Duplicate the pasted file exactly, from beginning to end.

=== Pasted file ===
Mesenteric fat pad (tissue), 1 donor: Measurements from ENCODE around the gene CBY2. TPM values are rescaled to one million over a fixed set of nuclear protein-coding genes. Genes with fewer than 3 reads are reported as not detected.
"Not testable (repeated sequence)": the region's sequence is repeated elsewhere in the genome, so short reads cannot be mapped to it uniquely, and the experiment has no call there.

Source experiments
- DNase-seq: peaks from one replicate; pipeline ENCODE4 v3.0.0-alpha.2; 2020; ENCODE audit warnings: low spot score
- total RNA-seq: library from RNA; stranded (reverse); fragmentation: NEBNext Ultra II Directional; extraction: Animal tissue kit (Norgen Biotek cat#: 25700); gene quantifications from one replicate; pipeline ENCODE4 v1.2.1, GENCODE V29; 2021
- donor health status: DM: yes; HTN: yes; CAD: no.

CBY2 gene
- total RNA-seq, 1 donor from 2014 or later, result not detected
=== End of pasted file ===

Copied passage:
Mesenteric fat pad (tissue), 1 donor: Measurements from ENCODE around the gene CBY2. TPM values are rescaled to one million over a fixed set of nuclear protein-coding genes. Genes with fewer than 3 reads are reported as not detected.
"Not testable (repeated sequence)": the region's sequence is repeated elsewhere in the genome, so short reads cannot be mapped to it uniquely, and the experiment has no call there.

Source experiments
- DNase-seq: peaks from one replicate; pipeline ENCODE4 v3.0.0-alpha.2; 2020; ENCODE audit warnings: low spot score
- total RNA-seq: library from RNA; stranded (reverse); fragmentation: NEBNext Ultra II Directional; extraction: Animal tissue kit (Norgen Biotek cat#: 25700); gene quantifications from one replicate; pipeline ENCODE4 v1.2.1, GENCODE V29; 2021
- donor health status: DM: yes; HTN: yes; CAD: no.

CBY2 gene
- total RNA-seq, 1 donor from 2014 or later, result not detected